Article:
This story takes place on the other side of the world, but given the “all pit bulls are dangerous” mindset prevelant across America, it’s worth noting here.
Following the death of a 4-year-old Melbourne girl, a new law in Australia could mean the systematic euthanization of dogs that deemed inherently dangerous. According to the VIN News service:
“Beginning Friday, authorities will knock on doors in Victoria [Australia], seizing and euthanizing any American pit bull terrier — or dog that looks like one — that is not registered as a restricted breed with local officials. Owners of lookalikes such as American Staffordshire terriers need a certificate from a veterinarian or pedigree papers from breed registry groups that prove their ancestry. ”
Other dogs required to be registered as dangerous include perro de presa canario, dogo Argentino (Argentinian fighting dog), Japanese tosa and fila Brasileiro (Brazilian fighting dog). Continue reading
Posted in Dog behavior, Dog breeds, Dogs in the news, Dog laws, Joanne Brokaw
Tagged dogs, Pets, American Pit Bull Terrier, Fila Brasileiro, Tosa (dog), American Staffordshire Terrier, Dog attack, Dogo Argentino, Australia, breed specific legislation
Join the folks from Pitty Love Rescue on Wednesday, October 19 at The Little Theater as they host the Rochester, NY screening of the documentary film, “Beyond The Myth”.
The film explores the contributing factors behind the public’s generalized fear of “pit bulls”, and examines the conflict existing between advocates and opponents of breed discriminatory laws, commonly referred to as breed bans. It investigates the myths associated with the breed, challenges the idea that they are inherently vicious, presenting eye-opening research regarding the media’s role in influencing people’s opinion on “pit bulls”.
The screening begins at 7 PM on Wednesday, October 19 at The Little Theater, 240 East Avenue. Tickets are $10 and can be purchased in advance at www.beyondthemythmovie.com.
For more information about Pitty Love Rescue, visit their website.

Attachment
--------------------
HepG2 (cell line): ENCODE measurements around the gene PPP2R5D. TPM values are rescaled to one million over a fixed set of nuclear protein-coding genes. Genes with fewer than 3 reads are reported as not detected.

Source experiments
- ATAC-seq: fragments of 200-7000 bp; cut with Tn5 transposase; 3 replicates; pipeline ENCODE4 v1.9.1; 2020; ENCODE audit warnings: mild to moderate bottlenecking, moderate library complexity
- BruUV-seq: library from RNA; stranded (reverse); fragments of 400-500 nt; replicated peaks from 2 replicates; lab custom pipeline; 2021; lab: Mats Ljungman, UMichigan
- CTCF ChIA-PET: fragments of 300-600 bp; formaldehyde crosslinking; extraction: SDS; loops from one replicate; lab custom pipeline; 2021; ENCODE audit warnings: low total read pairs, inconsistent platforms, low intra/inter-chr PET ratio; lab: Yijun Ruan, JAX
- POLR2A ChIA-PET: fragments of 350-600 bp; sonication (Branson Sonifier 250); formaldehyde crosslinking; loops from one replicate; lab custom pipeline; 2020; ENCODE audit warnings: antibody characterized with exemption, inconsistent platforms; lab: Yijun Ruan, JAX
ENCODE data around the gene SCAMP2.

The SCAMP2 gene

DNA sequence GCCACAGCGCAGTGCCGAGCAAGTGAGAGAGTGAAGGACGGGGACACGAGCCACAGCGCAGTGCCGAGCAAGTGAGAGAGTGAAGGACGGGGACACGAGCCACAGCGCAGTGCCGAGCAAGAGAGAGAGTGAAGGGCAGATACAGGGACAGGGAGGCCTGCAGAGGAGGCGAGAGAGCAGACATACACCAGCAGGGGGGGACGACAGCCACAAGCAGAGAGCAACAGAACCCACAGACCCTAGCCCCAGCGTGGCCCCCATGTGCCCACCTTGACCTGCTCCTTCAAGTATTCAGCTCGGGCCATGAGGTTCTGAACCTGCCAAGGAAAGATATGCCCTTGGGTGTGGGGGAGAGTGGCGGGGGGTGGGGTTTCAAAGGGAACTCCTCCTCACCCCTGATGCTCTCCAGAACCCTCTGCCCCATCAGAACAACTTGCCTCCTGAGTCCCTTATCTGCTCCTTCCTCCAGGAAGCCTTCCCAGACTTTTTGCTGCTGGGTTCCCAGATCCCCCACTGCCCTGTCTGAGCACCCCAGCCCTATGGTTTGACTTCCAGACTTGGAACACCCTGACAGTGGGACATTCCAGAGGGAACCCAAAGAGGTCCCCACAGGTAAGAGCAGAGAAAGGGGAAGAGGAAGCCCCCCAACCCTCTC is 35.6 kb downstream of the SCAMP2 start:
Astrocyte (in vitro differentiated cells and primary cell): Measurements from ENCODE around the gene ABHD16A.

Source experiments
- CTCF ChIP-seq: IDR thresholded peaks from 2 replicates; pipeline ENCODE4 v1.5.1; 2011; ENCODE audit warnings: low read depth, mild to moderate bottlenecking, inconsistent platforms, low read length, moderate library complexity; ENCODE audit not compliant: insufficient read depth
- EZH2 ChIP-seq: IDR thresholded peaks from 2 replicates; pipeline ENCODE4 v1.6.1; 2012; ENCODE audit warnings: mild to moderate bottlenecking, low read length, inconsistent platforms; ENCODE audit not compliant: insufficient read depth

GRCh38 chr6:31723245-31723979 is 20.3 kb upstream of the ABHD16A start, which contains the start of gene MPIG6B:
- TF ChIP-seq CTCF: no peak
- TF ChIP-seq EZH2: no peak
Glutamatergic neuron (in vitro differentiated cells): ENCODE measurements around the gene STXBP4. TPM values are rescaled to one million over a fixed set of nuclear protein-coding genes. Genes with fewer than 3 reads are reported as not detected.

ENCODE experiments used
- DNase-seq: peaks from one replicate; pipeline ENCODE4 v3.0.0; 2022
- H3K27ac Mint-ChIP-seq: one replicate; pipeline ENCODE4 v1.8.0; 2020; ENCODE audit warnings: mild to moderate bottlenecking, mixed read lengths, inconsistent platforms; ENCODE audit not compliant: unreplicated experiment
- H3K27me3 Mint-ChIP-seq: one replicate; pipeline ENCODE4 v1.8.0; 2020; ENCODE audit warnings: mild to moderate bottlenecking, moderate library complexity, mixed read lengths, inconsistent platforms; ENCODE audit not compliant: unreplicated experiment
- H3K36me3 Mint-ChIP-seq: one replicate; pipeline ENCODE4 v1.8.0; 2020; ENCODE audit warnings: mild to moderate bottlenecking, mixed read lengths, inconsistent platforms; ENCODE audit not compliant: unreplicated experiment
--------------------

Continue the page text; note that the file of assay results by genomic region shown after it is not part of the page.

Posted in Dog behavior, Events, Dogs in the news, Rochester NY, Dogs in entertainment, Dog laws
Tagged dog behavior, dogs, Pets, Pit Bulls, animal rescue, animal adoption, Pitty Love Rescue, Rochester
by Joanne Brokaw
Bandit, Bailey and Scout
It’s been a wild week here at The Funny Farm. Lots of barking, a little biting and even some blood. That’s because yesterday morning, very early, two of our dogs got into a tussle and while trying to separate them, darling husband was bit.
A friend told me this week that I ought to write about what happened and how we’re dealing with the situation because there are probably other people out there dealing with the same problem.
And if we’re being honest here, other people might have given in a long time ago. I know, because I’ve volunteered at an animal shelter and seen dogs come in and never leave because they’re “bad” or “aggressive” or they’ve “bitten” someone and need to be put down.
So starting tonight, I’ll be blogging every week about our “bad dogs” - or rather, our dogs’ bad behavior – and how we’re dealing with the situation so that other dog owners will realize that they’re not alone, that there are resources available, and that really, they don’t have bad dogs. They just have dogs with normal (and OK, sometimes bad) behavior that needs some redirection.
Understand that I’m not a dog trainer or dog professional. I’m a writer with three dogs, an insatiable curiosity about dog behavior, genetics, and communication, and about 20+ years of experience as a dog owner at all ends of the spectrum – from totally clueless to mildly educated and still learning. I can’t give advice, but I can tell my own stories and track down answers to your questions.
We’ll start with what happened this week. Continue reading
Posted in Dog adoption and rescue, Dog behavior, Dog health, Rochester NY, Dog laws
Tagged dog behavior, dog health, dogs, Pets, veterinarian, Tails of Success, dog aggression